Why You Do Not Want To Do Shoulder Lateral Raises and Upright Rows

Shoulder biomechanics is a good topic to start our blog with as there are so many exercises done improperly that lead to significant injury.  I’ll discuss two here.  Before I begin, I’ll address some basic biomechanics.

The shoulder is a complicated joint complex that has three primary joints: the acromioclavicular joint, the sternoclavicular joint, and the glenohumeral joint.  The sternoclavicular joint helps connect the shoulder girdle to the sternum, the acromioclavicular joint connects (although not too well) the scapula bone to the clavicle, and the glenohumeral joint is the big ball and socket joint that moves the most and is what we generally think of when we discuss the shoulder.

Unlike the hip joint, the shoulder gives up stability for mobility.  This means that the soft tissues (muscles, ligaments) holding the shoulder together are relatively fragile, especially if we do things to hurt them.  Improper exercises can really lead to a lot of damage in a relatively short period of time.  As we all know, shoulder injuries are quite common and this is easy to see when you watch people work out in the gym.

The rotator cuff is a combination of 4 muscles that work as dynamic stabilizers of the shoulder.  This means that they help to keep the shoulder together while the rest of the muscles in the region actually move the shoulder.  The health of the rotator cuff is of utmost importance.  Without proper shoulder stability, injury will occur.  Unfortunately, the rotator cuff is generally not addressed properly as few have proper training to properly train the shoulders.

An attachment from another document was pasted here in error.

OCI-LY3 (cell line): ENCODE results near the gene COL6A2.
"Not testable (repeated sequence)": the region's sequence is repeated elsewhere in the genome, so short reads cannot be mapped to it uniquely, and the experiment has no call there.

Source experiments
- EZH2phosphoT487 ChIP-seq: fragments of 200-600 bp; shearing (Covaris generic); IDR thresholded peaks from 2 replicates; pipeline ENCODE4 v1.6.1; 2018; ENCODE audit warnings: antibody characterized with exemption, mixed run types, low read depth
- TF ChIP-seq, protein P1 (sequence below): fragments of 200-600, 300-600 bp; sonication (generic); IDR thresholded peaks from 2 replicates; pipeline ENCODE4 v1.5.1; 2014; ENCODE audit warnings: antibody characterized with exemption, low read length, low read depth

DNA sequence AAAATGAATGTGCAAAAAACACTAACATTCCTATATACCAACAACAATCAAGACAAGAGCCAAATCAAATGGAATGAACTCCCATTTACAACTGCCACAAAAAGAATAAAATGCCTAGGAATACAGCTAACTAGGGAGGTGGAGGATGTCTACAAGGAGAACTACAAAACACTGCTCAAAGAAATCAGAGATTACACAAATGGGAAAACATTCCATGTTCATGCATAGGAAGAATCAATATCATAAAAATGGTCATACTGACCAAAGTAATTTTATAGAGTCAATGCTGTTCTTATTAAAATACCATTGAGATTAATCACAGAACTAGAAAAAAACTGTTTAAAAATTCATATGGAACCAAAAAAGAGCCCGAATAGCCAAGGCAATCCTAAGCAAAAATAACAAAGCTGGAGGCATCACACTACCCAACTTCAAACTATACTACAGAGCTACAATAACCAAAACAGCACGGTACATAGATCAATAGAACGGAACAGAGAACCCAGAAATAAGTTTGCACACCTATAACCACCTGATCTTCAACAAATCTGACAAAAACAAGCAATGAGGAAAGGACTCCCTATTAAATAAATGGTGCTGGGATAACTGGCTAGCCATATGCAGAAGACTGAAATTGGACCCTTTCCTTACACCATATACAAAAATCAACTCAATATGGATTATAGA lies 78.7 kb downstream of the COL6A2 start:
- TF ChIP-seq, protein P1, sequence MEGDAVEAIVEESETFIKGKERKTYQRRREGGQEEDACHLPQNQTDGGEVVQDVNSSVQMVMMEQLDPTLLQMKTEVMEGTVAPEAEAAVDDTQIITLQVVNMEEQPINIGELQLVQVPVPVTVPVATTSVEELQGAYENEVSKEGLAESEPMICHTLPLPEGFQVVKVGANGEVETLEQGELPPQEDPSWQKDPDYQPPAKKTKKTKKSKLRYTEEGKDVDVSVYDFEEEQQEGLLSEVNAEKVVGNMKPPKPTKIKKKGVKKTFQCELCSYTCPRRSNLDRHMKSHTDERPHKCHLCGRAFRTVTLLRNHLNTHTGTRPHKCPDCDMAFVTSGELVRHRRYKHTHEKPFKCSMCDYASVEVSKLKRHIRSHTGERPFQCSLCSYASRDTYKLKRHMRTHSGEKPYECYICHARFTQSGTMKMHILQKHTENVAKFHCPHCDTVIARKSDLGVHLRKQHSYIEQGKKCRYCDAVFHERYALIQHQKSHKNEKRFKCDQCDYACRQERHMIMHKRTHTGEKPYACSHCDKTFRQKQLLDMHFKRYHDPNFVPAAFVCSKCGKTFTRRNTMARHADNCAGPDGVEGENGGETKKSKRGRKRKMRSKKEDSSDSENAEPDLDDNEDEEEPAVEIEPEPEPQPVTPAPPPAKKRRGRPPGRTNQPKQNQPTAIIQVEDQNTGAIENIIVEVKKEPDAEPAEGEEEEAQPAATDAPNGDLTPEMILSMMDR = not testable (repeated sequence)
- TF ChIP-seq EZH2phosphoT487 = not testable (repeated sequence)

So, this brings us back to the discussion of why lateral raises (in the coronal plane) along with upright rows are bad.  I’ll go as far as saying that if you do these exercises, it’s not a matter of if, but when, you’ll end up damaging your rotator cuff/shoulder.  Why is this?

When we bring our arms up to the side, we enter into a range called the ‘painful arc’ when the shoulder is between 60 and 120 degrees of abduction.  By the time we have abducted 90 degrees, the humeral head has elevated about 3 mm.  This doesn’t sound like a lot, but it is more than enough to put it in close proximity with the acromion process.  Within this range, we can easily compress the structures between the acromion and the humeral head…the main structures being the sub-acromial and sub-deltoid bursa sacs as well as the supraspinatus tendon.  Repeated movement in this range, especially with weights in our hands, will eventually lead to damage to the structures listed above.  The situation gets worse the more you work in this range as the instability in the body leans to arthritic changes.  Unless you change your movements, there is really no way around this!

In regards to the upright row, I still cannot figure out why anyone does this.  I remember taking my CSCS test from the NSCA and having a practical question that asked what you should do if an upright row hurt.  The only correct answer (which was totally WRONG) was to bring the bar up less high.  What a foolish way of dealing with this.  It essentially is telling the strength coach to hurt the client just a bit less!  The upright row essentially replicates an orthopedic test called the Hawkin’s Test.  This test checks if shoulder abduction with internal rotation and compression of the glenohumeral joint creates pain.  If it does, you have supraspinatus damage.  The upright row simulates the Hawkin’s Test to a very close degree, effectively creating a torquing motion that compresses your glenohumeral joint and crushes your acromion process into the aforementioned bursa sacs and supraspinatus musculature.